Interactive Fiction - Finding the Mouse

Friday, August 14, 2009

For as long as I’ve been using computers I’ve known of text adventures. Using your imagination and the words on the screen, you construct a world in your mind and then interact with it through the computer by typing in commands. The goal is usually to solve different puzzles in order to come to some sort of winning scenario.


Nowadays text adventures have given way to interactive fiction, or IF. Much like text adventures, there is often a goal to reach. However, some can be entirely freeform and offer the reader a variety of scenery and possibilities to explore. They still stick to text as their means of communication and rely on the reader to imagine the scenery. There’s still usually some sort of puzzle to solve, and this can provide a lot of fun for some.


The interactive fiction community is still going strong. There are plenty of archives out there for the curious reader to explore; the most prominent being the IF Archive. There’s a newsgroup at rec.arts.int-fiction (Google Groups link) that’s still quite active. New tools for building IF works have been developed recently that can interpret a designer’s plan in descriptions close to natural language.


I’ve experimented with writing these sorts of adventures for a long time. Early on in my programming experiences I tried to write one in BASIC. The limitations of the platform I was using slowed me down, and my relative green-ness and lack of community to rely on caused me to give it up.


A few years ago I heard about a 1-2K text adventure challenge. The idea was to write a text adventure and its interpreter in 1-2K of executable code and data. I never got around to submitting my entry, as I still had some issues in compressing the text into a small enough space to allow for some code to actually run the adventure. Recently I decided to resurrect that little adventure and develop it with Inform 7.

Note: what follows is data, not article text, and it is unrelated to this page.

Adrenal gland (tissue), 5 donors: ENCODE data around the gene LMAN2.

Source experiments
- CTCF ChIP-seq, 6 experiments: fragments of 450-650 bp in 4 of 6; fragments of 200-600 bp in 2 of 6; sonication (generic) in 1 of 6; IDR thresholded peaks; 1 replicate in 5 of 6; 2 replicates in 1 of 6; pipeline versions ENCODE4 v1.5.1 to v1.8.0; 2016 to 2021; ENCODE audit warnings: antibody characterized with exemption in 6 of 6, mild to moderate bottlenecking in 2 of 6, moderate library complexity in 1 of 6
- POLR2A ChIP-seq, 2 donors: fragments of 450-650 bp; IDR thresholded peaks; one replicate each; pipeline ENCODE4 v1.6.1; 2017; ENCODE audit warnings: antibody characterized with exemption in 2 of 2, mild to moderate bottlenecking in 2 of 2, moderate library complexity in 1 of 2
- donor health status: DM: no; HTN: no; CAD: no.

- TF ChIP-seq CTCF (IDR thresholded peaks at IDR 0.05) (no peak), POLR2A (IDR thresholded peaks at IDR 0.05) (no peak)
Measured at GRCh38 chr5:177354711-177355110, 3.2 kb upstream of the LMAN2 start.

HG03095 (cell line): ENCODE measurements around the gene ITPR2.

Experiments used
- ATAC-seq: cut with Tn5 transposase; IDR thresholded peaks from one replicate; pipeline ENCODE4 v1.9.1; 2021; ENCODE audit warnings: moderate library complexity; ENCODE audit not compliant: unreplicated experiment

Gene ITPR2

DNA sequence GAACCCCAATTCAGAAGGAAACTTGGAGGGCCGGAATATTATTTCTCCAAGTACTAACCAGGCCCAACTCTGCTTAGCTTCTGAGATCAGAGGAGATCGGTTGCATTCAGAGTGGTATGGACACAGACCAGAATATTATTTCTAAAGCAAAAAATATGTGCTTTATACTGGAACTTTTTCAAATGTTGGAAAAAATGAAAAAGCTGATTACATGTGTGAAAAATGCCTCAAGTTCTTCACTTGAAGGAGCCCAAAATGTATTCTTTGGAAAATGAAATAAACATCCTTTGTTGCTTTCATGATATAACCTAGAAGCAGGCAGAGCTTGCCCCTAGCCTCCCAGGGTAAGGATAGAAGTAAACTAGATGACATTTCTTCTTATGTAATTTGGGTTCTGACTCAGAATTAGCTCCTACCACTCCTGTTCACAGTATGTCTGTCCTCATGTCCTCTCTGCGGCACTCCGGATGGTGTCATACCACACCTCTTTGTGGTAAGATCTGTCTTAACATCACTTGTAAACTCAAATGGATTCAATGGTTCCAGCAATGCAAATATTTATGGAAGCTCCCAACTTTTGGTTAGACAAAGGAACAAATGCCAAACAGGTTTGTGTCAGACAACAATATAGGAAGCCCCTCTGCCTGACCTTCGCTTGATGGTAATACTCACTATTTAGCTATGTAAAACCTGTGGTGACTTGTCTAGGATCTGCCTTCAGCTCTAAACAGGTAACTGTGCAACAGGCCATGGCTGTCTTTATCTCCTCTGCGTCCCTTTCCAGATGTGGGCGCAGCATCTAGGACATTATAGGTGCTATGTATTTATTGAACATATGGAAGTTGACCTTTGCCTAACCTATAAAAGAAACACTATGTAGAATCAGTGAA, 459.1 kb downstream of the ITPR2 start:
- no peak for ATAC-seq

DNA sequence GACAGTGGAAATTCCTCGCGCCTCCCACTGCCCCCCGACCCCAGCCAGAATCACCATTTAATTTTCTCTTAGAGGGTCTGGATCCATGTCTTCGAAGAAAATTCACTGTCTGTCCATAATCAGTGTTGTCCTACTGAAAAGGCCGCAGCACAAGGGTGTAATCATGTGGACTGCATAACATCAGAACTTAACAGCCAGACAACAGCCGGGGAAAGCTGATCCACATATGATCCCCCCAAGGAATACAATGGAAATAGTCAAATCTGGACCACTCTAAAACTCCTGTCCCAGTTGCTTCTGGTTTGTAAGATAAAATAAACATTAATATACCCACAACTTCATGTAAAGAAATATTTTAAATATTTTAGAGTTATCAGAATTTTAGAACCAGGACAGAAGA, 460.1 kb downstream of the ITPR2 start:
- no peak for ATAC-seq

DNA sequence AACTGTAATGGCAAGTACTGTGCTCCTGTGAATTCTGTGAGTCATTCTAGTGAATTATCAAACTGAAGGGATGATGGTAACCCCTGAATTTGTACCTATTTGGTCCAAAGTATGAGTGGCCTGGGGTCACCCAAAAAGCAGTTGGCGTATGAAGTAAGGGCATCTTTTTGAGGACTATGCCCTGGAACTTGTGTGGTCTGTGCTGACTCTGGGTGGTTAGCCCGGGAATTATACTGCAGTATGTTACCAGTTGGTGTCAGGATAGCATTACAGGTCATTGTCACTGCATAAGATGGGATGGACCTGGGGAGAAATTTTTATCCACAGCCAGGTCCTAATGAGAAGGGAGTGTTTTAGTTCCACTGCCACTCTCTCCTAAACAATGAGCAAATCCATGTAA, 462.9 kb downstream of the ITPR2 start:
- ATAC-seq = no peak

It took a bit of work to get the adventure to work just right using the features available in Inform. It’s certainly no longer anywhere near as small 2K, given the rich set of commands that Inform gives each and every IF work it produces. These commands allow for more leeway for the player to express their actions.


If you’d like to play my adventure, you can find a Java applet to play it here. If you have a z-code interpreter already, you can download the adventure itself. The basic premise is to find your computer’s mouse so that you can surf the web. The optimal solution can be done with six turns, so the adventure shouldn’t take you too long once you figure out what to do.


I’m going to be updating it from time to time to polish it up, so if you tried it and it was a bit rough, maybe give it another chance later on. The web page makes the story’s modification date available, so you can see when I last updated it.


The news group community has been really great in helping me out with it, and I’d like to thank them here for their support. Guys, thank you so much!


The world of interactive fiction has grown since the days of the earliest text adventures. A certain maturity has given newer titles more depth and flavour, and new possibilities with recent development tools have given writers more time to spend on the story, rather than on the mechanics of dealing with the interpreter. It’s an interesting field, and well worth looking into for anyone who enjoys reading.

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